What do you look for in your international partners?

Selyanov: It is important for us to look in one direction, to share the understanding of the industries’ development, and of course, to work with acknowledged professionals. Melnitsa and CTB’s projects are represented at the international markets by our long-term partners: Ink.Global handles the sales of Moonzy and The Barkers; Luminescence promotes My Sweet Monster and The Nutcracker and the Magic Flute; and Wizart takes the responsibilities for both parts of Urfin Jus and Sheep and Wolves adventures.

Over the last 20 years, the studio has confirmed its leading position in the Russian animation market. It has raised several generations of talented animators. Yet this doesn’t mean we can rest on our laurels. We are planning to enhance the quality of production, and we are currently looking for international co-production partners to create animation that would appeal not only to the Russian viewers, but to wider audiences worldwide. For example, we would love to make a co-production with Canada ,but there’s no such button at the National Film Board website to apply from Russia, because there are no such precedents.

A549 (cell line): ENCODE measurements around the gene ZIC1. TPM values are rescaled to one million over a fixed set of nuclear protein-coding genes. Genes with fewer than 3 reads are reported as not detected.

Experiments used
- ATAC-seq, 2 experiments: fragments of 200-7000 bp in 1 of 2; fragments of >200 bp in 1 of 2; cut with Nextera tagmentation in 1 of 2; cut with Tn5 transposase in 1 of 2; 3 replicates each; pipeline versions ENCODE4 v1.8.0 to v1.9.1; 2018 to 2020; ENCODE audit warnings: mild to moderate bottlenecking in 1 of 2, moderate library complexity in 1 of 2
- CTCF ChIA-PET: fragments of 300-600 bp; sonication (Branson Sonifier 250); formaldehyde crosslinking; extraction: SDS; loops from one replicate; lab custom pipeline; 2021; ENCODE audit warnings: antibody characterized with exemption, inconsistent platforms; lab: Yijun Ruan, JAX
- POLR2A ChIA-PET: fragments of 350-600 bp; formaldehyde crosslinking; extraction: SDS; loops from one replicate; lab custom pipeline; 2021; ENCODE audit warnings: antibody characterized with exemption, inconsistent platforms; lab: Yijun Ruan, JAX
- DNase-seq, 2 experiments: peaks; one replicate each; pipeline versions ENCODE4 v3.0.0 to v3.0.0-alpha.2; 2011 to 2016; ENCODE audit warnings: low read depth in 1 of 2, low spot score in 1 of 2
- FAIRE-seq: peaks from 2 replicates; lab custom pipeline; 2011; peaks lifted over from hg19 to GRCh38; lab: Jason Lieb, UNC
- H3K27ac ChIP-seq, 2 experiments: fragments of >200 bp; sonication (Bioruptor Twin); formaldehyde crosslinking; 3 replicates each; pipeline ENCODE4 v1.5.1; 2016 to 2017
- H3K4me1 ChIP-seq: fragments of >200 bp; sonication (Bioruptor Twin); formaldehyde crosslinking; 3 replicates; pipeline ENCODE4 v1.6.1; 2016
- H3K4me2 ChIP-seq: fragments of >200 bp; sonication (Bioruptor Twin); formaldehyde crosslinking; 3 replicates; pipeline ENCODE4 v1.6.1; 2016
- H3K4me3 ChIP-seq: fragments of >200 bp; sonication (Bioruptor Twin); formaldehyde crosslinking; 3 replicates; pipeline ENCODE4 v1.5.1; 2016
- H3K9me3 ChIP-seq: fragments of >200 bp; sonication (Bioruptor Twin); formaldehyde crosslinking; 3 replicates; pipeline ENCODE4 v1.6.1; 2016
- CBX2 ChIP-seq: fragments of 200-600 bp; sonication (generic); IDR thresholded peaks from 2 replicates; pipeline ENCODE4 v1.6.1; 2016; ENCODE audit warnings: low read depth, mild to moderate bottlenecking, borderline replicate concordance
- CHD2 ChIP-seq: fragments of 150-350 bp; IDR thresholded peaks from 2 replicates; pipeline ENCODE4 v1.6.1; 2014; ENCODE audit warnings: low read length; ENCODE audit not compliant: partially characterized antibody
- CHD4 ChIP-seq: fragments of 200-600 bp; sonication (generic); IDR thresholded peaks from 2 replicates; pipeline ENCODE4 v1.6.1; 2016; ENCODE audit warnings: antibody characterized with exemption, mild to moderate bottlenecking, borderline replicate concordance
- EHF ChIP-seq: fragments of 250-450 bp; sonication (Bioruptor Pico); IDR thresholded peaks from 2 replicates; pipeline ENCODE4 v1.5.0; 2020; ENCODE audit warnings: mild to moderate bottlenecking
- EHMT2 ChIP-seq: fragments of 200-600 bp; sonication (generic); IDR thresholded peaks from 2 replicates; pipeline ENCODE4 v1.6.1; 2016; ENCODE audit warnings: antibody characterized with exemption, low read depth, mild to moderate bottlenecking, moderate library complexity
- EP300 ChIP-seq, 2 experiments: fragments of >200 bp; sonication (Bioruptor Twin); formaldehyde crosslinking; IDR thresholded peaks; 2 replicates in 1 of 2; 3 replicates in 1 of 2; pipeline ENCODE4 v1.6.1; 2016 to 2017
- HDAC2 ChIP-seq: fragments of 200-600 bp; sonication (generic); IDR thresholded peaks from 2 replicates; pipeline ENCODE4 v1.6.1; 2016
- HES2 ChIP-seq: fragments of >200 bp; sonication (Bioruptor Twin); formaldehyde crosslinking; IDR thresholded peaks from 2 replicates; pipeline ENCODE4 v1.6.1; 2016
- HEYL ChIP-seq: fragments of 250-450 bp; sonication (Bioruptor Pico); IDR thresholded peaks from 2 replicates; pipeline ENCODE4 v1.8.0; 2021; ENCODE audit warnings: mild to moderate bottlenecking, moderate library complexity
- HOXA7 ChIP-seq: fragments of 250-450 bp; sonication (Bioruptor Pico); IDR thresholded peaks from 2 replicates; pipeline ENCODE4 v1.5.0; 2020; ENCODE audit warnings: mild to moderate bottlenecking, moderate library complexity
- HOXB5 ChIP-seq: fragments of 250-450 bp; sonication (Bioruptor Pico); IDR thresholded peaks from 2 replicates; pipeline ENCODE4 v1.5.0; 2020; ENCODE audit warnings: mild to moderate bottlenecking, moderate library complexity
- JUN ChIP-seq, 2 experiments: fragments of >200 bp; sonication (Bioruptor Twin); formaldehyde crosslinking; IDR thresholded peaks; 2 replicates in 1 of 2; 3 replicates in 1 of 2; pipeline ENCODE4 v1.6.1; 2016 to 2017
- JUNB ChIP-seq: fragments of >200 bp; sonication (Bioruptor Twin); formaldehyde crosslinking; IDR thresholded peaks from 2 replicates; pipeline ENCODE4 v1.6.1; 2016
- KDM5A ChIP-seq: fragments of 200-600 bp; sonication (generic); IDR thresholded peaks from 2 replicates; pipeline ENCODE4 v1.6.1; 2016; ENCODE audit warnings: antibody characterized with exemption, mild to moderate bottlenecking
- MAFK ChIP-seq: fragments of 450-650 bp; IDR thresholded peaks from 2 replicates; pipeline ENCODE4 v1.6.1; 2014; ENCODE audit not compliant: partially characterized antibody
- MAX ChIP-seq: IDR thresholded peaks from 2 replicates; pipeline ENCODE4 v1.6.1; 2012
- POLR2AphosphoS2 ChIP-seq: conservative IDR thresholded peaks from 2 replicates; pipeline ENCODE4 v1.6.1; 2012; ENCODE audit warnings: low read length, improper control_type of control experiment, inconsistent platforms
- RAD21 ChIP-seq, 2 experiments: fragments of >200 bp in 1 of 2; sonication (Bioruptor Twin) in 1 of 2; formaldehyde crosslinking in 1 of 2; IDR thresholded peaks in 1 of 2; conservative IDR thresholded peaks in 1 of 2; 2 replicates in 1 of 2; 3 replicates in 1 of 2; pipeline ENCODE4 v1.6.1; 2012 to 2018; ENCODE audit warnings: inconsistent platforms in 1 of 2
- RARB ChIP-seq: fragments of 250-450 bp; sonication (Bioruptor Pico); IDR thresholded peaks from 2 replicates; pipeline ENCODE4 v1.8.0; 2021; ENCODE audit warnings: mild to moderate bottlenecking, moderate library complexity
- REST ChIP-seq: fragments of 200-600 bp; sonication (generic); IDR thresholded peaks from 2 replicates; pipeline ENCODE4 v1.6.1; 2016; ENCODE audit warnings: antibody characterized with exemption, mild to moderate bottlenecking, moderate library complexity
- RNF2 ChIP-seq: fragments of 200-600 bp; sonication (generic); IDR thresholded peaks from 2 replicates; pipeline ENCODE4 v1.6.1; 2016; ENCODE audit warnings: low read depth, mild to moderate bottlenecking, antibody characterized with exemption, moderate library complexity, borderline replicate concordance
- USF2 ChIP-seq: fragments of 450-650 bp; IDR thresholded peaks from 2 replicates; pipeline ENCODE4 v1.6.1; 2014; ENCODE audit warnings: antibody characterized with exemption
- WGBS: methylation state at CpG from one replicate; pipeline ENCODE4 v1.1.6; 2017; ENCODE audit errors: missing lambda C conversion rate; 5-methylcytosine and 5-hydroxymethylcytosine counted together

What kind of animation tools and technologies do you use at the studio?

Alexander Boyarsky (producer, Melnitsa): Melnitsa is a full service animation studio which produces every aspect of animation production in-house: storyboards, character design, background design and production, 2D animation, 3D animation, line tests, clean-up, ink and paint, compositing, editing and titles. Melnitsa’s sound division, Midi Cinema, handles all aspects of sound production from recording, design and editing to Dolby Digital surround sound mixing, Russian language dubbing, and music composition. The department of hand-drawn animation— the strongest and largest in the country — works on both classical and modern technologies including Cintiq/Wacom. Modern 3D technologies today provide unlimited possibilities for creation. So, it is a priority for our studio to prepare specialists who will be able to work with 3D at the highest professional level. That would allow not only to make high-quality products, but also significantly reduce costs for film production. That would certainly enable Melnitsa to take part in major international projects as a valuable partner.

What is your take on the global animation scene in 2019?

Tsoy: Global networking, financial pressure, extensive competition, assimilating restrictions of markets and converging media are pushing creative people more and more in the same direction. We aim to remain a unique voice of high-level animation and provide fertile soil for the development of a robust artistic identity with global appeal. We understand that Russia has a controversial reputation globally, but animation is separate from politics, and we’re truly working on making animated shorts, movies and TV shows for the whole world.

If you are Annecy next week, you can visit Melnitsa at MIFA at Russian Animation Booth, 4.D23. For more info, visit